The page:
Hugh is a fair-minded but logical man, who once he gets his teeth into something, refuses to let go. He and Cadfael are both friends, and yet clash at various points throughout the series, because of Hugh’s need to understand everything, his tendency to aggressively question Cadfael, and his logical mindset. It makes sense in his mind to turn over gold to King Stephen, to find and hang murderers for him, and to stop traitors from escaping into Wales. At one point, he even threatens to hurt Cadfael before the monk can burn a list that would incriminate a bunch of traitors—but Cadfael knows it’s a bluff and tests his mettle. He has a lower Fe sense of moral justice, but can also at times prove unscrupulous – he employs various tactics to threaten people or scare them into cooperating with his investigations. He is not highly aware of his emotional state or concerned with anyone else’s. Good with a sword and quick to act, Hugh doesn’t hesitate to involve himself in local affairs. He assesses people based on what he sees of them, and the conclusions their actions suggest to him, which often means he focuses too much on what’s in front of his eyes and not enough on the larger picture. He kills an opponent (though he does not intend to) in a swordfight, when he challenges him to a duel to prove his guilt. He becomes irritated at Cadfael, because he assumed he saw everything the monk did at the water, when in reality, Cadfael deceived him (“I let the bag slip ever so slowly back into the water; I had this saddlebag already in the boat”). He has good instincts, however, and often knows if Cadfael is attempting to deceive him, or if someone is lying to him.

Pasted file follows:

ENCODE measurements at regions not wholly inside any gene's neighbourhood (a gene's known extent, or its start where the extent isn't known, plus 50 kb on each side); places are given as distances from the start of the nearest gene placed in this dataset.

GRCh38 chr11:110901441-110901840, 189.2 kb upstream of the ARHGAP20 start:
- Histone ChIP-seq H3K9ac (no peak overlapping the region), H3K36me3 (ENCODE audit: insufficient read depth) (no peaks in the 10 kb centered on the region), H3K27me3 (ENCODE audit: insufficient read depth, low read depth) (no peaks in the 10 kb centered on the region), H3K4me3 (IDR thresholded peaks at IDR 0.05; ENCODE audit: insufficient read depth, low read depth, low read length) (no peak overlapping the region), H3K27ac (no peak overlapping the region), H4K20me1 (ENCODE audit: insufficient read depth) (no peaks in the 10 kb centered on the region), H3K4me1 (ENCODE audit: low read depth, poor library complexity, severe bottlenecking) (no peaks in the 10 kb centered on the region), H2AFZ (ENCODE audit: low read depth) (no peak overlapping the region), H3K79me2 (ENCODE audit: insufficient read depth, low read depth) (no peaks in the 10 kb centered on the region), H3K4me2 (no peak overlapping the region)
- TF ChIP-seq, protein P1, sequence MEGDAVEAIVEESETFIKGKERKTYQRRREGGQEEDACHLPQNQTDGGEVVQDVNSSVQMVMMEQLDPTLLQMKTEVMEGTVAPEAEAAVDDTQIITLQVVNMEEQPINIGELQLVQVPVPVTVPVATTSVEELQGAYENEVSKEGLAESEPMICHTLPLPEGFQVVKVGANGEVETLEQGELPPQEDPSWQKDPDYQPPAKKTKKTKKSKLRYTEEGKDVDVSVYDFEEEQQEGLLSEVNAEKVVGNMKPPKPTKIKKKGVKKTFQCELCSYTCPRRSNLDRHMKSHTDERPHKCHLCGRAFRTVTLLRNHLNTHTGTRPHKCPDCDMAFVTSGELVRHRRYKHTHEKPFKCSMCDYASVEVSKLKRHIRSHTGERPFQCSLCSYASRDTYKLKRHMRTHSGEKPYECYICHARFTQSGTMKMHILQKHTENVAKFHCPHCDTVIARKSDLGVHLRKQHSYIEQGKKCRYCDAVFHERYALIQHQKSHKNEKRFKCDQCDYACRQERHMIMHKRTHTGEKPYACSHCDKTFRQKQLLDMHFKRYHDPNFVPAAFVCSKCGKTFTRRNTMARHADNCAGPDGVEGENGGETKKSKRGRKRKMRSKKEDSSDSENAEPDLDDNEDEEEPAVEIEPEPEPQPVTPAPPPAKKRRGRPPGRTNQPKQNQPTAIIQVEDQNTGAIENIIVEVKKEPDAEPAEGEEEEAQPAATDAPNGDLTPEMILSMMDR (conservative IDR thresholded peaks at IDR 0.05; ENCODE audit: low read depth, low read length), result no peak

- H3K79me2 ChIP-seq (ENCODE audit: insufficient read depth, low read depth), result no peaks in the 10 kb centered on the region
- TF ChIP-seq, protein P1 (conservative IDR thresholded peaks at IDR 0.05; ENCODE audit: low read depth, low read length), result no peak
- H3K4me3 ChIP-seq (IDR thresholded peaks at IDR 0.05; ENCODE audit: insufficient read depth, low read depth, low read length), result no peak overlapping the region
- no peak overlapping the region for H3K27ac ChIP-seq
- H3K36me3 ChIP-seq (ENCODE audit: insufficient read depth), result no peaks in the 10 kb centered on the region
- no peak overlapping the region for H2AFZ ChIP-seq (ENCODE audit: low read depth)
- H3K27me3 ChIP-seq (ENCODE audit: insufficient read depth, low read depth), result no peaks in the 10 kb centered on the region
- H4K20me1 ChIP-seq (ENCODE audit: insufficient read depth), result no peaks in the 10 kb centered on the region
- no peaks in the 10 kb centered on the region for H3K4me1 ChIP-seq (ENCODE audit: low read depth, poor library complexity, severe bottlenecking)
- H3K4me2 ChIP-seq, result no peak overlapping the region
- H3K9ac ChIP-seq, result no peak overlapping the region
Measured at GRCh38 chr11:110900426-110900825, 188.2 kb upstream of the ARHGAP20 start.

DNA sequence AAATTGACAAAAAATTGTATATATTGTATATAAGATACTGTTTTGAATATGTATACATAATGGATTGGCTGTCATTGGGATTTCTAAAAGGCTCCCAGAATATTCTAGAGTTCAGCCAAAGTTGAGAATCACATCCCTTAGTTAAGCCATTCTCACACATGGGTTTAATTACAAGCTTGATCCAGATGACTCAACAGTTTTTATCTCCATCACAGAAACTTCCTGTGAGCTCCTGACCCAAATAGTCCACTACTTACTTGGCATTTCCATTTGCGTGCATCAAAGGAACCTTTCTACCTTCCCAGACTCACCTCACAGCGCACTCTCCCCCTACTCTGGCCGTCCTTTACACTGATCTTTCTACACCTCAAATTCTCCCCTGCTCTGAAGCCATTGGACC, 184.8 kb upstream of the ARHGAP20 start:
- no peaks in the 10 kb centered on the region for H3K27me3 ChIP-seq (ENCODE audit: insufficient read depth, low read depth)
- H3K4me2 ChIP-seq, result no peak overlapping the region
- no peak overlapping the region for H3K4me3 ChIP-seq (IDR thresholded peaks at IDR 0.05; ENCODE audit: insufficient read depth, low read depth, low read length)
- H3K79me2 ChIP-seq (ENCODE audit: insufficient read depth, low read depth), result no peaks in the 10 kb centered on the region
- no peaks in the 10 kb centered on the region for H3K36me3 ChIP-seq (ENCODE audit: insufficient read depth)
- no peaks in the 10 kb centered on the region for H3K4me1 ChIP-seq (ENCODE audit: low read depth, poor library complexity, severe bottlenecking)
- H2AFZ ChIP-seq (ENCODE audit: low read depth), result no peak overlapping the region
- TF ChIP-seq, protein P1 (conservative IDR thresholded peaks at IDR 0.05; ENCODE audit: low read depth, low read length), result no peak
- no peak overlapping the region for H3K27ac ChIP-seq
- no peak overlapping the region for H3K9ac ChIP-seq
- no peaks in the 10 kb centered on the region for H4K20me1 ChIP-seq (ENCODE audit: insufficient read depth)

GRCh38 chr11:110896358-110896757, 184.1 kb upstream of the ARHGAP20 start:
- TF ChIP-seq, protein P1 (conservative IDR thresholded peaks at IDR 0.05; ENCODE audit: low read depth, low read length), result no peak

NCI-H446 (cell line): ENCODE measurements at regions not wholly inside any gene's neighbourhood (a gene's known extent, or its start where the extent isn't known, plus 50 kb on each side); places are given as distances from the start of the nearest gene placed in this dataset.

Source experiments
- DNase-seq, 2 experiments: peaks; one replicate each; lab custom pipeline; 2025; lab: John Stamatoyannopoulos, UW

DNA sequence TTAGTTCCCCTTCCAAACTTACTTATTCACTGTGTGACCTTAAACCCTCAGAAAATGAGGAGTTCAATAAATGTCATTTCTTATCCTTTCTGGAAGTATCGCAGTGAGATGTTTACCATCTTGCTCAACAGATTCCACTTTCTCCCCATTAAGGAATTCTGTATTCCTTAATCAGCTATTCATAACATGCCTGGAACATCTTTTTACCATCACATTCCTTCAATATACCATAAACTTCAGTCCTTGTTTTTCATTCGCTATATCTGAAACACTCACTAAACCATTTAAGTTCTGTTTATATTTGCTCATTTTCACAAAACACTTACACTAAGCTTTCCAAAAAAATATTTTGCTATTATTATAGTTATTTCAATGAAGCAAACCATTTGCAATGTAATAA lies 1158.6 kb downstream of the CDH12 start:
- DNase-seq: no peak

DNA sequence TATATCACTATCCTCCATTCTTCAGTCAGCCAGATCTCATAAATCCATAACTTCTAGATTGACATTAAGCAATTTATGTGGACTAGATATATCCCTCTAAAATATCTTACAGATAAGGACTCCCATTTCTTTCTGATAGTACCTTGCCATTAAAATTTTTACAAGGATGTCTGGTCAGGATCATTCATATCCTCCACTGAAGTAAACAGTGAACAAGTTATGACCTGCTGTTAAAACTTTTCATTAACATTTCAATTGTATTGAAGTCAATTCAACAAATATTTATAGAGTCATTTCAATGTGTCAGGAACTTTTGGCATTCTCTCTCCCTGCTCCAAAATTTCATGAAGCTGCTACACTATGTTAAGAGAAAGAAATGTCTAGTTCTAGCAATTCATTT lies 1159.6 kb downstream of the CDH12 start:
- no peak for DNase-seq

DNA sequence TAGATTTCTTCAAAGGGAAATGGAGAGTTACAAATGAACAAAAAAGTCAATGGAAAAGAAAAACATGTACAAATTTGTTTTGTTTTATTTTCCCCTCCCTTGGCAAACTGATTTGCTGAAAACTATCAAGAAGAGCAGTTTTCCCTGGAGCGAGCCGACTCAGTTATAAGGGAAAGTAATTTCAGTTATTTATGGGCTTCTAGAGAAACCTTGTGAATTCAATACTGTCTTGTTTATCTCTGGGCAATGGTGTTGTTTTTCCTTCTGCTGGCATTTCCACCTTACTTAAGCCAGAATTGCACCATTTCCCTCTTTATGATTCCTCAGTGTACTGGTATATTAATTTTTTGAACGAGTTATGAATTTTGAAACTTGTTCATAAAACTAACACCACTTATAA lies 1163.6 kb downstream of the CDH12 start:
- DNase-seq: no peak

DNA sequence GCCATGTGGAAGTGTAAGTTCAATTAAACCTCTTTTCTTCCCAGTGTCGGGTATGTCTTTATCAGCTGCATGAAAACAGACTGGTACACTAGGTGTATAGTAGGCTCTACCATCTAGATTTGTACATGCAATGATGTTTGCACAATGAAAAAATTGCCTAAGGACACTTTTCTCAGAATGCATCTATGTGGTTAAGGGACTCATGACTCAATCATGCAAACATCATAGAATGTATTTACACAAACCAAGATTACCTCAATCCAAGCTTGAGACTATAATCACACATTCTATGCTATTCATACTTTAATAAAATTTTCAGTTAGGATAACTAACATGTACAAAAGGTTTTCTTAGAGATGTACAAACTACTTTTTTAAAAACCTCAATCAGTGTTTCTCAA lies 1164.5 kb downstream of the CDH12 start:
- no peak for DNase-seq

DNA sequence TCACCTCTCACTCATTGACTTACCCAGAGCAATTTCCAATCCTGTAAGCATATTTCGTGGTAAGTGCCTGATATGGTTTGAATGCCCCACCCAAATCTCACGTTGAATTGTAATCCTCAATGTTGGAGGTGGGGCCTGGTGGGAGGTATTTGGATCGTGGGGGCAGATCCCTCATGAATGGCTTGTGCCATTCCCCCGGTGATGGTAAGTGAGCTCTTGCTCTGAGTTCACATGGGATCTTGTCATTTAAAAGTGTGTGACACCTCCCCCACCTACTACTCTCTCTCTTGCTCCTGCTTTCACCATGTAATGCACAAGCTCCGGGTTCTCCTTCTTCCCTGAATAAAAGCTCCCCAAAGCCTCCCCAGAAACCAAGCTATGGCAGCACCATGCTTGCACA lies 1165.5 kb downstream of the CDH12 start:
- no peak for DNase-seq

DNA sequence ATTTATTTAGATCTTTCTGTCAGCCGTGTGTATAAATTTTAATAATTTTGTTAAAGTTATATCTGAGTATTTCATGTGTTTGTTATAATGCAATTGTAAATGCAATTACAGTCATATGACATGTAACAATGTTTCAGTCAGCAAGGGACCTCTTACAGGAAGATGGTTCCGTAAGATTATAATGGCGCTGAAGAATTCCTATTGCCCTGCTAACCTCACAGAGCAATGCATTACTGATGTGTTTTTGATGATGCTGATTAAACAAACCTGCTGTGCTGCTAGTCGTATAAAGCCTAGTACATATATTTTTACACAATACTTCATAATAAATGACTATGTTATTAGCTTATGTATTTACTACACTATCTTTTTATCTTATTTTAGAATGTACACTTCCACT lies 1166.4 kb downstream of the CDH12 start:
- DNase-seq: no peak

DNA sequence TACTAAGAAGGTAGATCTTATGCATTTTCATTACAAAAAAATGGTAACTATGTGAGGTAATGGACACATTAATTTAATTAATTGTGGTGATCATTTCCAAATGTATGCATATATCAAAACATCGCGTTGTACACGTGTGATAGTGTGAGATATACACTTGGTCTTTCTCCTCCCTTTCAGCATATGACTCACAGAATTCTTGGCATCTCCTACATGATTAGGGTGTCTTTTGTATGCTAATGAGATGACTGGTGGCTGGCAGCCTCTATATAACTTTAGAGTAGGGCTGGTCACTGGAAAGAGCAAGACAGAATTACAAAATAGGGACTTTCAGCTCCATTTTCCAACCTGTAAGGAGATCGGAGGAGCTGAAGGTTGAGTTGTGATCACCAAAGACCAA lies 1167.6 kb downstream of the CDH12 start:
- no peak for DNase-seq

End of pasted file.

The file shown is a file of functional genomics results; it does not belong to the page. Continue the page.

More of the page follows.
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Hugh is loyal first and foremost to his king, to his kingdom, and to his friends, and he expects the same from them. He understands when Cadfael chooses to rebel against the authorities to protect someone, because he would do the same, and he takes his job as sheriff seriously—so much so that he doesn’t let anyone get away with anything under his watch. He can be friendly and agreeable, willing to compromise if necessary, or also ruthlessly objective, since his 5 wing seeks certainty and focuses on being competent and dutiful in his tasks. He trusts his own logic and asks countless questions as he digs into the root of the matter. He does not trust anyone easily, even his “old friend” Cadfael. They are suspicious of one another upon their first meeting, and Hugh is so secretive, withdrawn, and concealed in his intentions, the audience does not know whether they can trust him or his motives.